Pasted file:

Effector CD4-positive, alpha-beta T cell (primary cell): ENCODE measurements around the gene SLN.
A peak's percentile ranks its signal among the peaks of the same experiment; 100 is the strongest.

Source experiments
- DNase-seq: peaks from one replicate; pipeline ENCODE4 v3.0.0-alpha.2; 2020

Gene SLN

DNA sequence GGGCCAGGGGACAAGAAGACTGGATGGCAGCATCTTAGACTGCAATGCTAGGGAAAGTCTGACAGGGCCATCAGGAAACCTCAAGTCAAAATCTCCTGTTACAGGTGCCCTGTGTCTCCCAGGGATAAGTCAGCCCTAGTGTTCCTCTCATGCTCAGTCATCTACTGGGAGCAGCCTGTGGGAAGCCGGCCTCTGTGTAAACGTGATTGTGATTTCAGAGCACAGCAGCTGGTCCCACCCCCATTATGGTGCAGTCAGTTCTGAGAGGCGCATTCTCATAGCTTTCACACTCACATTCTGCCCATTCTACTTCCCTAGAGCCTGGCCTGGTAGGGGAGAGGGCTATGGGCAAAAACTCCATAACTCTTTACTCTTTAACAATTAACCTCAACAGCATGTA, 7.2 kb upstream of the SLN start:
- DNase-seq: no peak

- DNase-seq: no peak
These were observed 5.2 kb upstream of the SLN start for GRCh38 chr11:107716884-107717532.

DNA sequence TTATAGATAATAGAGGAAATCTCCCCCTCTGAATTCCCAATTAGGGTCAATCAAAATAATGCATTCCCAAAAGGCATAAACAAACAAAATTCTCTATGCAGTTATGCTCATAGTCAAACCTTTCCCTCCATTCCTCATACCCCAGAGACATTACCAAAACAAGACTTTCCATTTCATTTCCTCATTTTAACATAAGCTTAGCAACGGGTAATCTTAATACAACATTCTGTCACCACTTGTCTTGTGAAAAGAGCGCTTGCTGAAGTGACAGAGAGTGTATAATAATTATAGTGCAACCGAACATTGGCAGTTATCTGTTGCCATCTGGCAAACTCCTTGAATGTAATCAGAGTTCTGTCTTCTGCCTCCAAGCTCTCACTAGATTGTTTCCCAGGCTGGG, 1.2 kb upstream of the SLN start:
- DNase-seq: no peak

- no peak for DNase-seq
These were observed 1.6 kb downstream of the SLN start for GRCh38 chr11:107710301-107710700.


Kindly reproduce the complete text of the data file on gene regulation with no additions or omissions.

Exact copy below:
Effector CD4-positive, alpha-beta T cell (primary cell): ENCODE measurements around the gene SLN.
A peak's percentile ranks its signal among the peaks of the same experiment; 100 is the strongest.

Source experiments
- DNase-seq: peaks from one replicate; pipeline ENCODE4 v3.0.0-alpha.2; 2020

Gene SLN

DNA sequence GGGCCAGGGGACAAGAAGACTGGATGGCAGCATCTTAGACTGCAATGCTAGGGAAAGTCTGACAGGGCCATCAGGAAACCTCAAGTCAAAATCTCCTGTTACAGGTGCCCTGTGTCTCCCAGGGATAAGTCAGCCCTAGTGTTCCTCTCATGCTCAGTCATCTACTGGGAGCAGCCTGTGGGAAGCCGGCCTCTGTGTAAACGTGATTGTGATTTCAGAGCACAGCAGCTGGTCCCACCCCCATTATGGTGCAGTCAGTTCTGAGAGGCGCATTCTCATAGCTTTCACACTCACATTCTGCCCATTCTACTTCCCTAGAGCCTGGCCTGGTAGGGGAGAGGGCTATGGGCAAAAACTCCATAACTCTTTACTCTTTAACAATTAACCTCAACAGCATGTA, 7.2 kb upstream of the SLN start:
- DNase-seq: no peak

- DNase-seq: no peak
These were observed 5.2 kb upstream of the SLN start for GRCh38 chr11:107716884-107717532.

DNA sequence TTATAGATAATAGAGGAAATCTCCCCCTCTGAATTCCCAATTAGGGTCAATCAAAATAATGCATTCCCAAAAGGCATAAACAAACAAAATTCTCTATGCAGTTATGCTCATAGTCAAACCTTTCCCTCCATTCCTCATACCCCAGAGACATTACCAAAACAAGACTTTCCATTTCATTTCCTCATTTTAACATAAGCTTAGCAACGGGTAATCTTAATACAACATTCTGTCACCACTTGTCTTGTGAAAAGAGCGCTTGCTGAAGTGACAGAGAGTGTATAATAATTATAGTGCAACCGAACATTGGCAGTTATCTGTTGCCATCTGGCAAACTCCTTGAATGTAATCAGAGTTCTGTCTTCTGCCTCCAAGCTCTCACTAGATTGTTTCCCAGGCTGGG, 1.2 kb upstream of the SLN start:
- DNase-seq: no peak

- no peak for DNase-seq
These were observed 1.6 kb downstream of the SLN start for GRCh38 chr11:107710301-107710700.